The National Education Policy (NEP) 2020 retrieves the three-language formula, stating that “where possible, students should be taught in their mother tongue / regional language / local language up to class 5.”
India has 122 major languages - varied by region, dialect and much more. Officially, we have 22 official languages, of which English is the only one. For such a large country and people, the emphasis on teaching in a language that students may not be familiar with or comfortable with is not only excluded, but also limited.
The previous education model had a bilingual system, where first language (L1, usually English) was compulsory and sometimes teaching method. Optional second language (L2) can be Hindi, Kannada, Sanskrit, French, etc. The National Education Policy (NEP) 2020 reiterates the three-language formula, stating that “where possible, students should be taught in their mother tongue / regional language. Language / local language up to 5th grade.”
It is widely observed that learning home language allows students to move more comfortably from home to school, especially at an early age (i.e., school foundation and preparatory level). The transition of an early student – from experiential learning with parents and familiar adults at home to learning in a new setup based on a specific curriculum with unfamiliar instructors / s and co-teachers – can be very difficult and challenging, even for the most active. Add the burden of interacting in a relatively new language in which they do not feel comfortable and are more likely to lose interest in learning in this setup. Allowing students to continue instruction in their mother tongue as they go to school gives them the comfort and confidence to be employed in their new setup. They are more confident about class interactions, asking questions, offering answers and engaging with peers.
Importantly, Section 4.14 of the NEP 2020 also addresses the need to create high-quality bilingual textbooks and teaching / learning materials for science and mathematics. There are some people who believe that the subjects or subjects taught in the student’s home language cannot be chosen in English as the medium of instruction. It has been proven wrong. Research has shown that when a student learns concepts and skills in their home language, they do not need to be instructed again after moving to another language. As their vocabulary grows in new languages, they will express their learning skills and ideas in new languages. Bilingual textbooks enable students to think and speak about these topics in their mother tongue / mother tongue and in English. Thus, it is extremely important because it addresses any gaps, especially in matters that are vital to any life or economy. And moreover, it provides opportunities for students who have not had the opportunity to study these subjects in the past due to language limitations.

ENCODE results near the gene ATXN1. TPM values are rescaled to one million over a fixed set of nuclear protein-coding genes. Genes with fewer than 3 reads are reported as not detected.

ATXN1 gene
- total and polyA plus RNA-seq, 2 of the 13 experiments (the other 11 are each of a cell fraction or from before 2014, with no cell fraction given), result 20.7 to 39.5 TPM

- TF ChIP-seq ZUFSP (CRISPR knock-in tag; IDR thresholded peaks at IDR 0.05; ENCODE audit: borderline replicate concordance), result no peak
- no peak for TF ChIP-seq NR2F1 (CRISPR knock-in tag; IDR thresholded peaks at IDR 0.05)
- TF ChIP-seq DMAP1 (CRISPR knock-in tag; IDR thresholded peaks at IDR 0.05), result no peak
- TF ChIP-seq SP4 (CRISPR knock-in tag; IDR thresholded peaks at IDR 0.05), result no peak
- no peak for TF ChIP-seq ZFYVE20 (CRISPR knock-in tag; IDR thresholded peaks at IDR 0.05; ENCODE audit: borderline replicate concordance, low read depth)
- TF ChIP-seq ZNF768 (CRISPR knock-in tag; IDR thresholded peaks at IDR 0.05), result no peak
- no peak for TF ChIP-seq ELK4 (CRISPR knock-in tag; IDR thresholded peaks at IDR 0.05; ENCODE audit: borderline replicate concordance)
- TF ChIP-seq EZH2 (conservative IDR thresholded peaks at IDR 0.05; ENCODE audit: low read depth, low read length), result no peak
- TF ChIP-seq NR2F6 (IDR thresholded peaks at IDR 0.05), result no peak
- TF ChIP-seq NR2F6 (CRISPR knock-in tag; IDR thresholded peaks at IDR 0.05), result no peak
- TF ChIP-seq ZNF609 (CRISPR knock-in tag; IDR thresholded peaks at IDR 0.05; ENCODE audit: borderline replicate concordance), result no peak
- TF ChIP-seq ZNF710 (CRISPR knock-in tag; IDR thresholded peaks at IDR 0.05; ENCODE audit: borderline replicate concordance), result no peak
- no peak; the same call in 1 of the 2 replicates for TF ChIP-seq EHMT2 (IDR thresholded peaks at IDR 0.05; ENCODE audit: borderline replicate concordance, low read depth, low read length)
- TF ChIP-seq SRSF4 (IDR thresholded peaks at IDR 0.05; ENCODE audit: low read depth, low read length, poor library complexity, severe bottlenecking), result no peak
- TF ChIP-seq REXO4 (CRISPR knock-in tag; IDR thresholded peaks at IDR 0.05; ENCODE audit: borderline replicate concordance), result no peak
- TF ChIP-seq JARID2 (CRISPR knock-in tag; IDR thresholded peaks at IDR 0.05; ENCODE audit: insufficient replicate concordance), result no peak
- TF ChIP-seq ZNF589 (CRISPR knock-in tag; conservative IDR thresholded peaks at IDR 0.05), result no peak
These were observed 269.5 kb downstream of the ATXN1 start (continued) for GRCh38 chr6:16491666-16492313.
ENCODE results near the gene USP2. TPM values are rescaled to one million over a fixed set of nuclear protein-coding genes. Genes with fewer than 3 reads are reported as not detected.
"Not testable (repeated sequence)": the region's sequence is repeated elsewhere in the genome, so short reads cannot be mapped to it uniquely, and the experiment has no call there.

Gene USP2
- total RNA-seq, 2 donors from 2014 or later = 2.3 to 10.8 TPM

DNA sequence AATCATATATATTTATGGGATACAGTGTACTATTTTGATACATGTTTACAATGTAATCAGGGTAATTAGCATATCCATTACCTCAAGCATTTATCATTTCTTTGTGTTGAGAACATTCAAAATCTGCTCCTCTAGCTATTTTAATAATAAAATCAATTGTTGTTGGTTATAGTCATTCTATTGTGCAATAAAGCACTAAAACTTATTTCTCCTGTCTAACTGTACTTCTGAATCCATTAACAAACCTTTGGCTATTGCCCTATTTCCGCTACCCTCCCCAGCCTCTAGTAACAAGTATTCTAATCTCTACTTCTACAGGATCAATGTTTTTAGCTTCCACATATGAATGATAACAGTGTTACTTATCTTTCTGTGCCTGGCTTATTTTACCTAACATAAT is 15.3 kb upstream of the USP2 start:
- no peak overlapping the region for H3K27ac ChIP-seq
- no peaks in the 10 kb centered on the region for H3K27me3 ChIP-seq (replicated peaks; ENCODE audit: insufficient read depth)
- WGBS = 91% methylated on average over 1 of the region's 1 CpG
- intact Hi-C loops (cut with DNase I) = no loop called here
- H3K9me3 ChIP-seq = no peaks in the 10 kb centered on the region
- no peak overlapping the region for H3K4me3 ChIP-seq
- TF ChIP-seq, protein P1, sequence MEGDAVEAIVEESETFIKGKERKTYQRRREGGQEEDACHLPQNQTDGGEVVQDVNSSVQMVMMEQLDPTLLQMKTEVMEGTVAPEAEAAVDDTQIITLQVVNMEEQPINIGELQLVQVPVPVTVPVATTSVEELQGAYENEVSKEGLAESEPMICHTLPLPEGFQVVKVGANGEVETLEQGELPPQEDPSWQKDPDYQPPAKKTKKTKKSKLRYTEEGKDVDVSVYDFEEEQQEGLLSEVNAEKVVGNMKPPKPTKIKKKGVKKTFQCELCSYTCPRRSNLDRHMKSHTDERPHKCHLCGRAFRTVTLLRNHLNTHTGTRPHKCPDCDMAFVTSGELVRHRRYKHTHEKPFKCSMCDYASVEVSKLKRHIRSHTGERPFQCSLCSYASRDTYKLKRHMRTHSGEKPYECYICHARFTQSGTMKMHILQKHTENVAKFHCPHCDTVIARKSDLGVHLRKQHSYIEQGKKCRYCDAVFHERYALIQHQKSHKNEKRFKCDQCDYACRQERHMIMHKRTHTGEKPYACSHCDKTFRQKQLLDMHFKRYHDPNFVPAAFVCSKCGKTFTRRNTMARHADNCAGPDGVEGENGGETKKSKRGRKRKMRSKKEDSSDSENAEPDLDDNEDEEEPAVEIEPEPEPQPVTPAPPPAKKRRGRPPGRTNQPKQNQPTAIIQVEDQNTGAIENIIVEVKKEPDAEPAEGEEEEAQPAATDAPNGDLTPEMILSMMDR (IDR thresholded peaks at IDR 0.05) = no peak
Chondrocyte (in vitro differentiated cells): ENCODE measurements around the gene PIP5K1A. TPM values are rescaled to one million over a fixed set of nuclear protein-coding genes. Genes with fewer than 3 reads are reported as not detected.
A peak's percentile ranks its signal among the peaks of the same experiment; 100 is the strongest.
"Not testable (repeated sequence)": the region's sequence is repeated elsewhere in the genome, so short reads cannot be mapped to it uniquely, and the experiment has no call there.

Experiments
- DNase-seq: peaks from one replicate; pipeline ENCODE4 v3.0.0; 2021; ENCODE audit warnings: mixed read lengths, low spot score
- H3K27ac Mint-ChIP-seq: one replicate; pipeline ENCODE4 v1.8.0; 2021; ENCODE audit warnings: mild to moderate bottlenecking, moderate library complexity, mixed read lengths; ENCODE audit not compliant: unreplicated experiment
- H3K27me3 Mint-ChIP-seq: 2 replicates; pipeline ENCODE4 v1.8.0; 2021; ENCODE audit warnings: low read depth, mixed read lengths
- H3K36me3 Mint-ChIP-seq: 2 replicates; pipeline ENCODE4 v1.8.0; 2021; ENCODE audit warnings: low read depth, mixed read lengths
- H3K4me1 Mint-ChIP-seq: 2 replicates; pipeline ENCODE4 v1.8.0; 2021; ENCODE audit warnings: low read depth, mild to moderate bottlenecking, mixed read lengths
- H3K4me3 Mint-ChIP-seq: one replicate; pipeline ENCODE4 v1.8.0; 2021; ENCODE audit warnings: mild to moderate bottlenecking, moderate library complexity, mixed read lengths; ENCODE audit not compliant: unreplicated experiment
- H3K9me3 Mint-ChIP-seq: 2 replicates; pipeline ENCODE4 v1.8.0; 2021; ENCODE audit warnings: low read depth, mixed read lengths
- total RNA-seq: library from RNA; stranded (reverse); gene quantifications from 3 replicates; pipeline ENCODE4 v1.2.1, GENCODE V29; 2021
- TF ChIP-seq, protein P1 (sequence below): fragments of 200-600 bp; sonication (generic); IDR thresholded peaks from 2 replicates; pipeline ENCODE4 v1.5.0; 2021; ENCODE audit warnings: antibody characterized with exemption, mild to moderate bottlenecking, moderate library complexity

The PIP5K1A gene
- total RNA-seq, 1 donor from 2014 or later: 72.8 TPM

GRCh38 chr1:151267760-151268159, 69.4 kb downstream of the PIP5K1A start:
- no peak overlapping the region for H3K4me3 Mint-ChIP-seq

The National Statistical Organization of India (NSO) has recently released its report on education for 2021. The results showed that only one in four students go to school with English as a medium of instruction at pre-primary, primary, secondary, secondary and tertiary levels. Schooling is present as a medium of instruction in three other regional or local languages. This strengthens the case as well as the goal of NEP 2020. In terms of demographic classification, local language (native or local language) students are particularly aspiring, from the next billion and struggling families. The focus of edtech companies like LearnHat is perfect for targeting these audiences. In particular, the aspirants (family income of Rs. 5-10 lakhs) and the next billion (family income of Rs. 1.5 – 5 lakhs) after getting the first taste of Adtech / online education (accelerated in this time) the cost of Adtech is going to increase significantly due to COVID-19 epidemic. However, it is important to understand their needs, questions and aspirations in learning, especially learning in their mother tongue.
Ii Understand that the desire to learn English-medium is accompanied by better opportunities and career prospects. But forcing young students to do so would create a negative perception. Starting learning in a regional setup and gradually introducing English as a co-medium of learning can go a long way in ensuring that a student learns well and is not afraid to express himself in the short and long term. Our goal ambition is an easy and comfortable learning experience for students and learners, and instruction in the local language (home language) is a culturally sensitive, sure way to do it.